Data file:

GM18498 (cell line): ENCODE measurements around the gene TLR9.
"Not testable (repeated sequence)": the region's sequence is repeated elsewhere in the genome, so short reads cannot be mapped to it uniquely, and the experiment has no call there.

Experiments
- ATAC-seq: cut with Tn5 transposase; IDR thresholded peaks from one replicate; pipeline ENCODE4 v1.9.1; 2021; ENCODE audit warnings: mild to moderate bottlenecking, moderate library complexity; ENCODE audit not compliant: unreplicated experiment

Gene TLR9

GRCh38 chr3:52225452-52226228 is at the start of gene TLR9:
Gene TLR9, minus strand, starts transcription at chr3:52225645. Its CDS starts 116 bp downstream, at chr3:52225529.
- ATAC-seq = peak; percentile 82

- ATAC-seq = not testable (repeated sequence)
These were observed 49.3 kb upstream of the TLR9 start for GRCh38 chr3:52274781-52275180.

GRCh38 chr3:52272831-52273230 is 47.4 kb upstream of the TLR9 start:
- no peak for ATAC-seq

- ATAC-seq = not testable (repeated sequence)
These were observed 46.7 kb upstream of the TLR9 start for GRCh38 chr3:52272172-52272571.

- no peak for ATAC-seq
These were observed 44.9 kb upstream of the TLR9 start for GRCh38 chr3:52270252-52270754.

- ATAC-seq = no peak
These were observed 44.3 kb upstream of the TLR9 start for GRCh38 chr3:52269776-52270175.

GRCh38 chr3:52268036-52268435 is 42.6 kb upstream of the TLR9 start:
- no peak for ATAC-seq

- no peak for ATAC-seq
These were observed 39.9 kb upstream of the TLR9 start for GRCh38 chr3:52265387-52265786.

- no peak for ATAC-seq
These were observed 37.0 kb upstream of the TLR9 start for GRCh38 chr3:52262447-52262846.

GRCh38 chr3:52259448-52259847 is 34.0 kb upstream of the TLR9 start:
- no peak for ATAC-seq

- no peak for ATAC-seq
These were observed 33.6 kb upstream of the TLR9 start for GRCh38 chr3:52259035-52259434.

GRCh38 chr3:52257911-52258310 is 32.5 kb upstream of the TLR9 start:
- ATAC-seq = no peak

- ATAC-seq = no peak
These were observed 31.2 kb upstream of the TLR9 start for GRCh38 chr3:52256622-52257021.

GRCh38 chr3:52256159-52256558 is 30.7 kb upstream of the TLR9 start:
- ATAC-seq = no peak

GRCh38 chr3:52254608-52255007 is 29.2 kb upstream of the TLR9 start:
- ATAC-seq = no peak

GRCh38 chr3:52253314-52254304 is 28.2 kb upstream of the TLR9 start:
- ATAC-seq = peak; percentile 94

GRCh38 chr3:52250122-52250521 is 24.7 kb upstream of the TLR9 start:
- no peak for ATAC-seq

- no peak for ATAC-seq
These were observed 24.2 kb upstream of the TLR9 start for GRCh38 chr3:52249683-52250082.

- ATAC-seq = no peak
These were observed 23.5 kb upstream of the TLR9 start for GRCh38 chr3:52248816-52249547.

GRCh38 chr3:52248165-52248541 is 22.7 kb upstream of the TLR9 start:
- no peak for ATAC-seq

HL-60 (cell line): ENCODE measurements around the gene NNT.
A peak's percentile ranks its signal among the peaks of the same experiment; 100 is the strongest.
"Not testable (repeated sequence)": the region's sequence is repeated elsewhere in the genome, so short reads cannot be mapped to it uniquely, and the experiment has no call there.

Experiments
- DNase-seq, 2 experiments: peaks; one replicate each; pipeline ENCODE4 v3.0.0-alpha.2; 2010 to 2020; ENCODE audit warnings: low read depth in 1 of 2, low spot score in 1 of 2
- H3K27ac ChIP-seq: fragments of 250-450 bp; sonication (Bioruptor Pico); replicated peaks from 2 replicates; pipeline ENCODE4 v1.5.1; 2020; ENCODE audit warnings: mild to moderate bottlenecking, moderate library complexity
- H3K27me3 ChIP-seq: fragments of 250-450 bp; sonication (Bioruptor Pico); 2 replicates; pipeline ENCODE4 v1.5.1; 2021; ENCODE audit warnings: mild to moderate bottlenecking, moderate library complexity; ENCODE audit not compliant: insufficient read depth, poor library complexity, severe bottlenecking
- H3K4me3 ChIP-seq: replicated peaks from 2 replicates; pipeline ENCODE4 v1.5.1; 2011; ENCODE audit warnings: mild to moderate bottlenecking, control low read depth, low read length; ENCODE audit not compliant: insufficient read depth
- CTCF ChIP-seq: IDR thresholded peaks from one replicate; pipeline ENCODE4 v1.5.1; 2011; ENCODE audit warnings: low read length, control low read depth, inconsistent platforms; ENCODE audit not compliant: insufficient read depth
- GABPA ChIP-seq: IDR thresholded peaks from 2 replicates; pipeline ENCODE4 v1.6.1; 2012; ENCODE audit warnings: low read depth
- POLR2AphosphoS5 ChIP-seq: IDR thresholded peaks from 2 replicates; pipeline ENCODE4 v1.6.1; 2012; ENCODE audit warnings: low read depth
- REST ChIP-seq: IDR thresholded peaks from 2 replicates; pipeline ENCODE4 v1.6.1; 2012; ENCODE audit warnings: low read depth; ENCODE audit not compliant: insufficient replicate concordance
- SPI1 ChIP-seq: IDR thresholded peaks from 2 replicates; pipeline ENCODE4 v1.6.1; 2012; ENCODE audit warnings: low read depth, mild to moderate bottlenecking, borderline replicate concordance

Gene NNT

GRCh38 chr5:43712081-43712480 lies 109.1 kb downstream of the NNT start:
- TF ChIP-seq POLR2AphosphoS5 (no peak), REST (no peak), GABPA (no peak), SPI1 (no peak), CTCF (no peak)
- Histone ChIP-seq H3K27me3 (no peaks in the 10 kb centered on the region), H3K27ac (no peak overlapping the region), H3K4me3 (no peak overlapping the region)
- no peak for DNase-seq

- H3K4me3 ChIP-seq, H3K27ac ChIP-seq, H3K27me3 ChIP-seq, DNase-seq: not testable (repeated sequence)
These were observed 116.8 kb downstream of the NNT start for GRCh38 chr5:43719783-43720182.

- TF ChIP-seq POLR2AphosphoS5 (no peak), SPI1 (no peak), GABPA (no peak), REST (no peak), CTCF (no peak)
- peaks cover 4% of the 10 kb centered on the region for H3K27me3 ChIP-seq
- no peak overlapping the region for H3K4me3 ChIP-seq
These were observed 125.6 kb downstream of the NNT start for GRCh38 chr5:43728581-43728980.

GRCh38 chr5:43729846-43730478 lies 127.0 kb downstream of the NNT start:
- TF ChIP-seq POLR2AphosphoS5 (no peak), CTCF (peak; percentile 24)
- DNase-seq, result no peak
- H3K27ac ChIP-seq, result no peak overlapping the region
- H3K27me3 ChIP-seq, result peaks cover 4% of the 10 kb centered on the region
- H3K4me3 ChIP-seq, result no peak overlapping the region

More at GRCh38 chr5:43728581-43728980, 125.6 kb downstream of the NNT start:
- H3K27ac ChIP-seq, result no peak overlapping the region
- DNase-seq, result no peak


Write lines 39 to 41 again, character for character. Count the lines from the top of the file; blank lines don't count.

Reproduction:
GRCh38 chr3:52250122-52250521 is 24.7 kb upstream of the TLR9 start:
- no peak for ATAC-seq

- no peak for ATAC-seq